with this budget. the republicans who push back on the amount of defense spending. there is also going to be a big moment for republicans. as he said, the sacred cows usually when when it comes these fights over some of the domestic cuts that he has proposed. republicans stand up and start protecting all of their hometown pet projects here and there it will not be a big message they're sending us the country. >> paul: still ahead, the congressional budget office are gives us our analysis of the republican health care bill shaking up the fight to repeal and replace obamacare. so what should we make of the numbers? we will ask next.
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bill that would reduce the federal deficit by $337 billion over the next 10 years. the democrats pouncing on the fact that 23 million people will be uninsured under the republican plan. what should we make of the numbers? douglas was the director of the congressional budget office under president george w. bush. he is now the president of the american action form. welcome it is good to see you. >> thank you. >> paul: let's step back before we get into details. for a lot of viewers who do not understand what the role is, i think they wonder, why should they determine policy and why they so important in this debate because actually nothing ever ran for election. >> the cbo was created to do two things for congress. number one issues occasional reports of the request of congress on policy issues. and what our options were defense and things like that. and then the core function is to score or calculate the impact on the federal budget of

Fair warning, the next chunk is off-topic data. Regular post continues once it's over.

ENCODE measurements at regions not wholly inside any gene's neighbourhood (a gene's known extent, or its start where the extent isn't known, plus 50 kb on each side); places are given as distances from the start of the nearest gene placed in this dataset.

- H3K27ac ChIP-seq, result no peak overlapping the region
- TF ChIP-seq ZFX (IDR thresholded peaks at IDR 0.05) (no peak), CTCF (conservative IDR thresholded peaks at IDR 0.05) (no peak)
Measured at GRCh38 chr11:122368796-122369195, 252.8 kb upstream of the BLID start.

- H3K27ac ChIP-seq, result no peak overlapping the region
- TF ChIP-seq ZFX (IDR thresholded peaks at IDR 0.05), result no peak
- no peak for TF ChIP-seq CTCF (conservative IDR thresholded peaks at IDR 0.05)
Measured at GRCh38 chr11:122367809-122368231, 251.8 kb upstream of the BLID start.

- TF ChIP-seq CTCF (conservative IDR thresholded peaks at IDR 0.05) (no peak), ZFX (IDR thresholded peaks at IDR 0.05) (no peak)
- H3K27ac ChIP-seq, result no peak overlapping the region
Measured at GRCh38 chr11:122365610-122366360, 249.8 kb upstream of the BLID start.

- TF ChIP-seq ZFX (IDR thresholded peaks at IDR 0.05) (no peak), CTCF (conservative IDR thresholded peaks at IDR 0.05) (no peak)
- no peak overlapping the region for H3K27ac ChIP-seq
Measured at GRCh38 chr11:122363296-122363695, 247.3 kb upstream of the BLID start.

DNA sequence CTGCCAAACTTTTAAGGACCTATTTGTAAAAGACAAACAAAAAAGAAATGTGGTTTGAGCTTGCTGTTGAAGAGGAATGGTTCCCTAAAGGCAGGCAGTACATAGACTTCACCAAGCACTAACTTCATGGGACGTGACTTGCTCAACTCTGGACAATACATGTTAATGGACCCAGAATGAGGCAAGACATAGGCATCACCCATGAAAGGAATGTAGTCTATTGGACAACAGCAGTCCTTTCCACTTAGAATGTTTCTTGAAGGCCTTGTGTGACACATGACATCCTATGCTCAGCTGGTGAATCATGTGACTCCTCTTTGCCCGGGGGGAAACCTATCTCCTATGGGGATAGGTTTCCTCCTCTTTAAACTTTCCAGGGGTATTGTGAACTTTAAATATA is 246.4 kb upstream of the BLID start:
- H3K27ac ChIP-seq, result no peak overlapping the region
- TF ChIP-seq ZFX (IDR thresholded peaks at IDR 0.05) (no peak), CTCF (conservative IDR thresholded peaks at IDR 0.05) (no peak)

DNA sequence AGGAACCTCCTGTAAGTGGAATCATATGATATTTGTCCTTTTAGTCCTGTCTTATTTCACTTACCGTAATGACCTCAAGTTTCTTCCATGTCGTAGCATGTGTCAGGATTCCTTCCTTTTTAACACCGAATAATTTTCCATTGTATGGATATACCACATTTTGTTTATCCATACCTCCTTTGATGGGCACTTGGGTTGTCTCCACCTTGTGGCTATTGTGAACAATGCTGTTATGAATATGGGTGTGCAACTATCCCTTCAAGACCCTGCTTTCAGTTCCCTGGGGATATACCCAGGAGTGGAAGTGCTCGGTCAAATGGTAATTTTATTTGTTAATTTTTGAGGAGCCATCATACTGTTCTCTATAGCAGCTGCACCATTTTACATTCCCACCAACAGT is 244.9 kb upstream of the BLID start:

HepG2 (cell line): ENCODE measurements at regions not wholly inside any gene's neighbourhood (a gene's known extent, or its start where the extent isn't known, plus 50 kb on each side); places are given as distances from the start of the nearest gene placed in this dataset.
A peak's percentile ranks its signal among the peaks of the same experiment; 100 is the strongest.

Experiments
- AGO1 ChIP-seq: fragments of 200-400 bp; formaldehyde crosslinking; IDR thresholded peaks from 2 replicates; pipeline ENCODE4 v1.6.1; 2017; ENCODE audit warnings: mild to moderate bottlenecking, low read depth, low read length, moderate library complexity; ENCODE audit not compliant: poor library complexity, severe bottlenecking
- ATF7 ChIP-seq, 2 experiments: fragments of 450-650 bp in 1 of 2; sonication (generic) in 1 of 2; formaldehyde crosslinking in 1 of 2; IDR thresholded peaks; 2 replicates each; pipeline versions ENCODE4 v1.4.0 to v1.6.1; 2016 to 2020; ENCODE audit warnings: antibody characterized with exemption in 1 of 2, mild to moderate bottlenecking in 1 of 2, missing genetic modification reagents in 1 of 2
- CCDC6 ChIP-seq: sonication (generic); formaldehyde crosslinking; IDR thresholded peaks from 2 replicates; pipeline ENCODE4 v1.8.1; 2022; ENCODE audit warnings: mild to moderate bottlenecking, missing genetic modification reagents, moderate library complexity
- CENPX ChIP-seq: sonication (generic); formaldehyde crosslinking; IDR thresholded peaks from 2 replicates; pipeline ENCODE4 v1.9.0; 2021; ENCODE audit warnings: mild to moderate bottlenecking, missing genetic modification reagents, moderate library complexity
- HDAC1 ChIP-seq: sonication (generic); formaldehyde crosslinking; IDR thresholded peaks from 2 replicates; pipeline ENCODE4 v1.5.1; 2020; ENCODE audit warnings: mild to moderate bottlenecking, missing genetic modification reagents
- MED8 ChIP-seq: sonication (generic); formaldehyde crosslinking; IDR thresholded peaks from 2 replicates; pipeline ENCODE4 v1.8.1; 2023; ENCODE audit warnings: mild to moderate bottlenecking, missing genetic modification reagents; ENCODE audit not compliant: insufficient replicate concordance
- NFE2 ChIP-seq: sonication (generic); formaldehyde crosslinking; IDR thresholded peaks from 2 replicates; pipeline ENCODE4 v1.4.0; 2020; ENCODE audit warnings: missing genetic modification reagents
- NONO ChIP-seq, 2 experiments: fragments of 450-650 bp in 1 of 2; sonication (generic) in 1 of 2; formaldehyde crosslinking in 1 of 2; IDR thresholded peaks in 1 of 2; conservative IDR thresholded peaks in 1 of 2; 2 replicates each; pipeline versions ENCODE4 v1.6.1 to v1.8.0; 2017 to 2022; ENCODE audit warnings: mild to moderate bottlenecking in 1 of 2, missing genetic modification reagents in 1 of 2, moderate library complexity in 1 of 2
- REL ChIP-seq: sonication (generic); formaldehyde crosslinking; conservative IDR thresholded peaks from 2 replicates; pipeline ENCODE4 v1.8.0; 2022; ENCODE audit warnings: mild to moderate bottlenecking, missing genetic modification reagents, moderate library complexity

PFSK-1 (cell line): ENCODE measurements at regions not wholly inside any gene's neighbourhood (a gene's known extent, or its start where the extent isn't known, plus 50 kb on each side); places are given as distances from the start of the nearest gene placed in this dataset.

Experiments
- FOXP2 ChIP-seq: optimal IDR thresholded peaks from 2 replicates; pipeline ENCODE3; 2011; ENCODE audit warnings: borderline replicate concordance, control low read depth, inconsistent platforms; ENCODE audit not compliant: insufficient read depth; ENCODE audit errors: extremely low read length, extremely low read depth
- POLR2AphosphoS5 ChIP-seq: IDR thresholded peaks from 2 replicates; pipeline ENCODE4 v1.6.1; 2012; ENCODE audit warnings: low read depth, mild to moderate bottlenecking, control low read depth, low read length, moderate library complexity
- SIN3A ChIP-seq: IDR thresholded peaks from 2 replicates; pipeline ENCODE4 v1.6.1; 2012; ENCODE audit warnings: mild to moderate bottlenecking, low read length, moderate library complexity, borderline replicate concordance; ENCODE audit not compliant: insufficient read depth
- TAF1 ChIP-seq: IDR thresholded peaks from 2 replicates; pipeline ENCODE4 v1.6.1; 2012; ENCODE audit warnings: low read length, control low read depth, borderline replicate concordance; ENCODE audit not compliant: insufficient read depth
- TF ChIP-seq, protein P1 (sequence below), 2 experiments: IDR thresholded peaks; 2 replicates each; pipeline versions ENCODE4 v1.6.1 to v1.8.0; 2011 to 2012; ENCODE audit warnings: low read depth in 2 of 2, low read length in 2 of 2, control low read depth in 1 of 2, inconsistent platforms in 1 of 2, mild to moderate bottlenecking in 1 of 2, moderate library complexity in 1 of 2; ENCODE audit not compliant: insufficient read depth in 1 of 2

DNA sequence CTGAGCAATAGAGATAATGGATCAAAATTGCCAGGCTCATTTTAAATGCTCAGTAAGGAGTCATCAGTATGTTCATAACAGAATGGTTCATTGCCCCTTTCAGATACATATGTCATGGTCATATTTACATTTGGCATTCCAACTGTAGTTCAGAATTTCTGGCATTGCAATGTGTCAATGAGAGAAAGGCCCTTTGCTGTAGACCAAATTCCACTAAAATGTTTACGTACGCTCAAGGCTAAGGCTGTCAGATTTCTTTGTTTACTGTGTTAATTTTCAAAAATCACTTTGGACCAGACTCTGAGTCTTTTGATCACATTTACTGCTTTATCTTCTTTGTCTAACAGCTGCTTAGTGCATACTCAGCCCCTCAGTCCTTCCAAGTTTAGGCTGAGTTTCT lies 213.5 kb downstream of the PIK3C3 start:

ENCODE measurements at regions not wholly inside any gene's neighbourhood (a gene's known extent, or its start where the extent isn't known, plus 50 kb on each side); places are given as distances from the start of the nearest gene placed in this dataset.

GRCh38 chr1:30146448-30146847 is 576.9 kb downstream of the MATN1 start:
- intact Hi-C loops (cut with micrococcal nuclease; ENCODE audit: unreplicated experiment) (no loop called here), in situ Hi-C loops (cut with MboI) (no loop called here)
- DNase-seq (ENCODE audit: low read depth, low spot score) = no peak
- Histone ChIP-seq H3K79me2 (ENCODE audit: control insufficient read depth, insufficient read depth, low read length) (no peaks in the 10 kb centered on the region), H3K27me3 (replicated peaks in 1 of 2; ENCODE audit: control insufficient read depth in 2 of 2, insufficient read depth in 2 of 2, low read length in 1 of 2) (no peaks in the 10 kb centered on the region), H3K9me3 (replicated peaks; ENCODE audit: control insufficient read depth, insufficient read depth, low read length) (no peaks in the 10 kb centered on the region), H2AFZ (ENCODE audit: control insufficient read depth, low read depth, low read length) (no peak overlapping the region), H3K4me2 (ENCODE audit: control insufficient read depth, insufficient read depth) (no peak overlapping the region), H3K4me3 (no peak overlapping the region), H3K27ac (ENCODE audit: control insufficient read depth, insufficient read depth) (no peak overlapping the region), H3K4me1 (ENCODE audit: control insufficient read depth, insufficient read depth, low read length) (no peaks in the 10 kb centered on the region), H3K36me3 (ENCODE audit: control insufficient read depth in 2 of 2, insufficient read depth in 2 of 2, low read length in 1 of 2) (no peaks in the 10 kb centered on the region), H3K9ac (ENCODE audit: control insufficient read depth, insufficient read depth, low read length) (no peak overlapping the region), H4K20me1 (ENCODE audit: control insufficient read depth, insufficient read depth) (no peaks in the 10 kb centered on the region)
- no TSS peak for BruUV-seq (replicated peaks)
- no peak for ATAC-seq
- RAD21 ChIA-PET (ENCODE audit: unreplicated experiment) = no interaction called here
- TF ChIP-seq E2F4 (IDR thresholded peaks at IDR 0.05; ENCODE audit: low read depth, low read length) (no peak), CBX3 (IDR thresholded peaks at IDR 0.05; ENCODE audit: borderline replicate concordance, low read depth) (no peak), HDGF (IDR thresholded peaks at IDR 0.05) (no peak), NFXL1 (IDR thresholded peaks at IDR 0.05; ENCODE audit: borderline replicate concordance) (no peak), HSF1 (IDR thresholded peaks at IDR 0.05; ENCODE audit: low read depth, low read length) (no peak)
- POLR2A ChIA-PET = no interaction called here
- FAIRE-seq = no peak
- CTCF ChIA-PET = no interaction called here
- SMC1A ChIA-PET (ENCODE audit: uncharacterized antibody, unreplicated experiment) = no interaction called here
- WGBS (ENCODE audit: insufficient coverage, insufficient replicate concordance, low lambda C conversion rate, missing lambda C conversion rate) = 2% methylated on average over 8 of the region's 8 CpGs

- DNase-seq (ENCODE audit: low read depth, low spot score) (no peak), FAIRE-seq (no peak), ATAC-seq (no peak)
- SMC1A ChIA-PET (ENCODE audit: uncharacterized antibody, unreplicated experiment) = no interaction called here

any piece of legislation there doing. so what happens coming and going out. congress can ignore those numbers if they want. and set their own policy because after all they are the people who did put their ideas before the voters. >> absolutely. and i was try to remind people that the cbo -- >> paul: let's start with the two big numbers to pay the 24 million and loss coverage. what do you make of that prediction? seems to be looking at the report that it is basically most of it on the fact that the mandate to buy insurance would go away. do you agree with that? >> yes and the easiest way to see that is to look at next year, 2018. when most of obamacare would be in place. it would be the same subsidies in insurance regulations.
they have not done all that yet but the mandate is off so it is no longer illegally to be an insured. cbo says 5 million people choose not to buy individual insurance policies.and since many people will choose not to participate in every medicaid program. so there will be 11 million people quote - uninsured because of the law but that tells you two things. number one, the mandates really important to cbo. that is a very big change. >> paul: they put a lot of into that. >> but then they chose to do this. are they really worse off? >> paul: it is a matter of personal choice for them. here's the issue that i have on the cbo in the mandate. it has not been working all that wealth so far. they have overestimated a number of people who are insured under the affordable care act.